MLROs – Protect Your Assets

MLROs – Protect Your Assets

MLROs of newly regulated art businesses are rightly worrying about the personal risks they face if they fail to ensure compliance with anti-money laundering regulations. They often ask what they can do to protect themselves if things go wrong.

I asked Steven Francis, a Partner at Addleshaw Goddard who advises businesses on ongoing or anticipated regulatory interventions to provide his perspective on the subject. His thoughts and insights are illuminating.
 
RT – Where do MLROs face the greatest personal risks in fulfilling their anti-money
laundering duties?

SF – Bear in mind that the MLRO is not a function created by statute and therefore has no precisely defined role or obligations. The MLRO is often the name often given to the ‘nominated officer’, although the two roles can vary. I see the greatest risks relating the nominated officer’s responsibility, as the person designated by his employer to receive any disclosures (internal suspicious activity reports) made under section 330 of POCA 2002. It is an offence for a nominated officer within the regulated sector to receive a disclosure under section 330 that causes him to know, suspect or have reasonable grounds for suspicion that money laundering is taking place, and then fail to make a disclosure to the National Crime Agency.

RT – That is interesting. Many MLROs have sleepless nights about not making the right judgement call in situations where there is a lot of pressure to get a deal done. What would you say to them?

SF – Commercial pressures are common when in a risk or compliance function. Part of the skill of the MLRO is persuading his/her company to do the right thing and comply with law. But bear in mind that ultimately, if appropriate disclosures are not made, it may be the MLRO that is held accountable.

RT – HMRC have repeatedly reassured art market participants that they will be lenient during the first year of regulation. After this honeymoon period, how likely is it that a nominated officer will be personally framed for a money laundering offence and would it not be so much simpler for HMRC to slap a fine on the company?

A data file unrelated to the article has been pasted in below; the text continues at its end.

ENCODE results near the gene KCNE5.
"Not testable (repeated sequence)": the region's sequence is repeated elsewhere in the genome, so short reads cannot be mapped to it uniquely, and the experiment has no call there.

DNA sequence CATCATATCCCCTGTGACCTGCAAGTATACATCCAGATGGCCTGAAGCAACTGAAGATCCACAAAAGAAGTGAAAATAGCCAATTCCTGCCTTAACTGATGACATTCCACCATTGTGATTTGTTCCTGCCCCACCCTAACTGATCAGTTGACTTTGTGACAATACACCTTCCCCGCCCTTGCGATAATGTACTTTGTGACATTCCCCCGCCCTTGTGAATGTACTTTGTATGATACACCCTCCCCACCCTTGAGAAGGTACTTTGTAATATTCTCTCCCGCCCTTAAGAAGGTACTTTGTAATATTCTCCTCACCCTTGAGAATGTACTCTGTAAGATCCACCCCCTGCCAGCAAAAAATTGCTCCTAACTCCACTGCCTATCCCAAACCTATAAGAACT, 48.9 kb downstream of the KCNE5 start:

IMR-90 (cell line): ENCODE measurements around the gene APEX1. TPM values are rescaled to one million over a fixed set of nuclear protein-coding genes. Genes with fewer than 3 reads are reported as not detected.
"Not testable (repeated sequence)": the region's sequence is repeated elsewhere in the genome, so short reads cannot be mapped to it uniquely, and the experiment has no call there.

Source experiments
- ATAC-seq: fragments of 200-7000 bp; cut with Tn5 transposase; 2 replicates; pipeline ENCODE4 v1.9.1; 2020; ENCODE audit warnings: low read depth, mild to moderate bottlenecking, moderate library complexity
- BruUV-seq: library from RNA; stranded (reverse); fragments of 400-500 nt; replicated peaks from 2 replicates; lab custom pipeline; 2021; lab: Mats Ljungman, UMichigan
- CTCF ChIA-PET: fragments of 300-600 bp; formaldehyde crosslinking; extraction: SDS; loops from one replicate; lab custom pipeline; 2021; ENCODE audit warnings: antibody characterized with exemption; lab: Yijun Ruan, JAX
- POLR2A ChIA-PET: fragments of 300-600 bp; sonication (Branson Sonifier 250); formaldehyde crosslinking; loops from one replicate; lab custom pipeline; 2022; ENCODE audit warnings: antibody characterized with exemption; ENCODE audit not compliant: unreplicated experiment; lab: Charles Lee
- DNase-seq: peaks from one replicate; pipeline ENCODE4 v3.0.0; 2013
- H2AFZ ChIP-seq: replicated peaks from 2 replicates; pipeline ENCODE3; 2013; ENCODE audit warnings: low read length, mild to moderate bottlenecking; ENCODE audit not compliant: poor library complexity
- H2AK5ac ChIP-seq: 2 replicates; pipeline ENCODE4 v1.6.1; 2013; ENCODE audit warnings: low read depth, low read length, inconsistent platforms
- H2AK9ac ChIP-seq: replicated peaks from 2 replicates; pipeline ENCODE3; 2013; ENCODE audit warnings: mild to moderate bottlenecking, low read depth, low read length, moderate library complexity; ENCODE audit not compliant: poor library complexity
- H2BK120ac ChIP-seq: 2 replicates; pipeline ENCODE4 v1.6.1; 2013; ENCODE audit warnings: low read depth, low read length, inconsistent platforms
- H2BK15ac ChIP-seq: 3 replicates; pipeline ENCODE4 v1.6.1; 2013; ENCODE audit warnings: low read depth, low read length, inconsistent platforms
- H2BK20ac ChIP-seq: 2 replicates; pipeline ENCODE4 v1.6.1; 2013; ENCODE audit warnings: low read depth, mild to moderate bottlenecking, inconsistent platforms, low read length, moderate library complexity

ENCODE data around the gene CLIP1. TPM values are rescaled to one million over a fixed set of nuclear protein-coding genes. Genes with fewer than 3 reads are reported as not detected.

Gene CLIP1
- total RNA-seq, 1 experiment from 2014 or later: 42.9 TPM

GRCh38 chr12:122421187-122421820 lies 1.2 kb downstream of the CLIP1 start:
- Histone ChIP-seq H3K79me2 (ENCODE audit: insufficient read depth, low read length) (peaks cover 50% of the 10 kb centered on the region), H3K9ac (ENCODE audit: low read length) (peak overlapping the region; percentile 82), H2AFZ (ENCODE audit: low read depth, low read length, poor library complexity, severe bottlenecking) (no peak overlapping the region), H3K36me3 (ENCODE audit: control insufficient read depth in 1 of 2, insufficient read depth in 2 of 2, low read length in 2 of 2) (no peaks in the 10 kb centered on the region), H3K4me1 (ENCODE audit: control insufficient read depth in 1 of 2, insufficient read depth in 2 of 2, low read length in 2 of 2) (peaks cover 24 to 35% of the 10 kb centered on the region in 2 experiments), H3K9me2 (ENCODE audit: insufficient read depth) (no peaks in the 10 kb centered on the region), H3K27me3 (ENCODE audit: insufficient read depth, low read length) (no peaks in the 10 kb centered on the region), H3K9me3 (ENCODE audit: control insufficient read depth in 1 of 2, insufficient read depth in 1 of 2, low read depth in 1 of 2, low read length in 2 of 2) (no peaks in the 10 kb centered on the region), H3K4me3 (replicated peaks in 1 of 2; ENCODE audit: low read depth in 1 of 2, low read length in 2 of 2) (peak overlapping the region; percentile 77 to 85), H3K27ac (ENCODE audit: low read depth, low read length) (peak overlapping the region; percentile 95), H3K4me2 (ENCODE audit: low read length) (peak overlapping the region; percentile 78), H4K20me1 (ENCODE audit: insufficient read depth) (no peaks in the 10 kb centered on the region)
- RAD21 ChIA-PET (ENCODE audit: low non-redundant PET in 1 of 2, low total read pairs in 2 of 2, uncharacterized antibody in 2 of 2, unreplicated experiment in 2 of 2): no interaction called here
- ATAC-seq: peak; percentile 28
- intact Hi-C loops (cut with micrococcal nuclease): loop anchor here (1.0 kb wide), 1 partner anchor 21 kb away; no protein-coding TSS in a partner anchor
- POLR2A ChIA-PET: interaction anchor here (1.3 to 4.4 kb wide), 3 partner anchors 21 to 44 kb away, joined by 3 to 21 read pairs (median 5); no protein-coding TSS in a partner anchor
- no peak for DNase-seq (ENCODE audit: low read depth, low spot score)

SF – Yes, many regulatory authorities give firms time to get their house in order. It is obviously easier for an authority to fine a company. But the current hot regulatory theme is personal responsibility.  There will likely not be many individual cases.  But the authorities will bring a few to set an example to others and to show that the MLRO position is one that carries responsibility and should be taken seriously. There is therefore a risk – probably low, probably very low – that an MLRO could find him/herself the target of an investigation or prosecution. Nonetheless that risk is real.

RT – So what practical advice would you give to MLROs who have nobly stepped into these roles at auction houses, galleries, art advisory businesses etc?

SF – MLROs need the authority to discharge their role.  To be given responsibility without authority is a situation of particular danger. Many MLROs are not members of their firm’s board.  That is fine provided they have sufficient power to make the decisions they need to and they have the full support of the board.

They should also ask the company to indemnify them against legal costs they incur in properly defending themselves against allegations that are made against them in the course of their work. And they should ensure that their company has D&O insurance which can operate for their benefit.